Former Republican National Committee political director Gentry Collins will end his bid to become the next chairman of the party, he said late Sunday night.
Collins, who resigned from his position in November with a letter offering a scathing commentary on incumbent chairman Michael Steele's leadership, said he has entered the race to provide an alternative to Steele's leadership. But the entry of other qualified candidates helped Collins toward an exit.
Collins' candidacy itself was seen as a powerful indictment of Steele's tenure as RNC chairman. In a letter to the RNC's executive committee announcing his resignation November 16, Collins said a better-funded RNC would have been able to deliver Republican wins in two additional Senate seats, two more governorships and nearly two dozen House seats that Democrats ended up winning in the midterms.
That memo, Collins said, was "a game-changer for Chairman Steele's re-election prospects."
"During the last month and a half, I have spent my time traveling to 20 states and meeting with many members of the RNC talking about change in leadership at the RNC and how to get it back on solid financial footing," Collins wrote. "I entered this race to make sure there was a credible alternative to Michael Steele and have said from day one I will not get in the way of electing new leadership at the RNC."
"I believe that there are several qualified candidates in the race for Chairman, each of whom would do a fine job leading the committee through the 2012 Election cycle," he added. "I am confident that the members of the Republican National Committee will make the right decision on January 14th."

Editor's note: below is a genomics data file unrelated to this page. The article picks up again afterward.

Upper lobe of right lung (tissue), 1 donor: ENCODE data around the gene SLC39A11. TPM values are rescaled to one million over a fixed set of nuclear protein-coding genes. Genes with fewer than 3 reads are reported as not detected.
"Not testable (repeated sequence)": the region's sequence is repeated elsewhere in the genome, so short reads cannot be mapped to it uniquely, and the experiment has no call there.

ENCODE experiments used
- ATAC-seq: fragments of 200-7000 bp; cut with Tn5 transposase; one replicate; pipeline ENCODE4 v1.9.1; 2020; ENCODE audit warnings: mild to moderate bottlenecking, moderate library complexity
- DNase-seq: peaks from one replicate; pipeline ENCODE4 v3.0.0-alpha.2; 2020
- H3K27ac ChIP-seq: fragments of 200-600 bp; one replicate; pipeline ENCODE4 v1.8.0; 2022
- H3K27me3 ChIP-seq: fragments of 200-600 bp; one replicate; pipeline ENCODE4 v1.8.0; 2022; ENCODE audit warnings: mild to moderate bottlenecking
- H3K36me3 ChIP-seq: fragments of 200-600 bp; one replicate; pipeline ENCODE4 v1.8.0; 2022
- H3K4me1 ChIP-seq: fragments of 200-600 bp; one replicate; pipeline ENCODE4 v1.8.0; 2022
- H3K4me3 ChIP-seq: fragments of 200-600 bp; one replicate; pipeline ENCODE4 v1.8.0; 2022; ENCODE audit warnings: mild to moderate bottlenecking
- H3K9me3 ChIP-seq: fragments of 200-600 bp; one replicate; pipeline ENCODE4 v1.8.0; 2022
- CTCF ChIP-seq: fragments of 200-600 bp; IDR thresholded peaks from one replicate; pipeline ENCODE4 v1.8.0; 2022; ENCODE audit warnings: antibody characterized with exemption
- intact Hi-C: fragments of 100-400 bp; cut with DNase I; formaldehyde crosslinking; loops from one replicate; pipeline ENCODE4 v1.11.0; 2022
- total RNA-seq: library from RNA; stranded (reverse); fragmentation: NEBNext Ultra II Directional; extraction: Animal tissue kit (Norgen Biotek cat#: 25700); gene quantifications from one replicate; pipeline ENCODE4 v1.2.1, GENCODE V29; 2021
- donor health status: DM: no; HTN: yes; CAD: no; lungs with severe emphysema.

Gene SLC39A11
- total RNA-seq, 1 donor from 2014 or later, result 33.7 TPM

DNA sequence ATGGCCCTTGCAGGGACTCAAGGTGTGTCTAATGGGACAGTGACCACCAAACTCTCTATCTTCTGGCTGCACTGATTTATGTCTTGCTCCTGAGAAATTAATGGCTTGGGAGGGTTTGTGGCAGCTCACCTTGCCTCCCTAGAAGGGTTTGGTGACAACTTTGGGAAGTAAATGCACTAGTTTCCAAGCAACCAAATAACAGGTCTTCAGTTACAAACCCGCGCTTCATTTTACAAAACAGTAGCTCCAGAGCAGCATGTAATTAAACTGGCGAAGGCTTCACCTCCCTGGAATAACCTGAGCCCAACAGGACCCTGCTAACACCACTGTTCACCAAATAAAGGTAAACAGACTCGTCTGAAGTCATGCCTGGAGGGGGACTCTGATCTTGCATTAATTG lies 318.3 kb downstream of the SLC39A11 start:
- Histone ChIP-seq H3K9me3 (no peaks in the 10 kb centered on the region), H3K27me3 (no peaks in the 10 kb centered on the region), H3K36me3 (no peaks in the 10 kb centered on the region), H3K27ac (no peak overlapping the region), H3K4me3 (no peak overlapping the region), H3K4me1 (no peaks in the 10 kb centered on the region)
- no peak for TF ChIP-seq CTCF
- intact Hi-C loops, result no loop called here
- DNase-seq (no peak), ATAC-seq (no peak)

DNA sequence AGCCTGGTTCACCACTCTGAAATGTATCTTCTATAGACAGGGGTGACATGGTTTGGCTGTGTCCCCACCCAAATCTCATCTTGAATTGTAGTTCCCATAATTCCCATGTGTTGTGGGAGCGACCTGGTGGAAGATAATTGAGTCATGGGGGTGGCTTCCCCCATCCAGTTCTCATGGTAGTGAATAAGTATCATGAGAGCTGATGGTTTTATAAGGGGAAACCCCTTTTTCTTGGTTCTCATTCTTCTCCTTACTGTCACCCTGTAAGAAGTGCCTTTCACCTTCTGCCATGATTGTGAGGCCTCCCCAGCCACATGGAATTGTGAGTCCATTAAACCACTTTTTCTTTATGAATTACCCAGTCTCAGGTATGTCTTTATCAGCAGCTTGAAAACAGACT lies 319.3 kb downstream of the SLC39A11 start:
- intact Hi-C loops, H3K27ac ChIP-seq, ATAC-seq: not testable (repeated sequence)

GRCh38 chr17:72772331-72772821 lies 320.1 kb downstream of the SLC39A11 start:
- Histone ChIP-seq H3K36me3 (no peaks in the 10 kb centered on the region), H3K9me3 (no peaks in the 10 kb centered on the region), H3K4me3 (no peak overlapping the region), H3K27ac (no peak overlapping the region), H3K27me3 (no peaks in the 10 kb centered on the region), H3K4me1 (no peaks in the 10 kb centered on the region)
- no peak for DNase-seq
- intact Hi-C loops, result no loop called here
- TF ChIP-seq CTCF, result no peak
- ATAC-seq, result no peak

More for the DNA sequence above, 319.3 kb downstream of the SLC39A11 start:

Collins had struggled to gather support for his candidacy. He had just three public backers -- Iowa state party chairman Matt Strawn, Connecticut GOP chief Chris Healy and North Carolina chairman Tom Fetzer -- short of the number he would need to be formally nominated.
Collins' departure means Steele will face four candidates as he seeks another two-year term in office. All five candidates -- Steele, former Michigan Republican Party chairman Saul Anuzis, Wisconsin GOP chairman Reince Priebus, former RNC co-chairman Ann Wagner and former Bush administration official and 2008 Republican convention organizer Maria Cino -- will meet for a debate on Monday at the National Press Club. The debate is being organized by Americans for Tax Reform and the Daily Caller.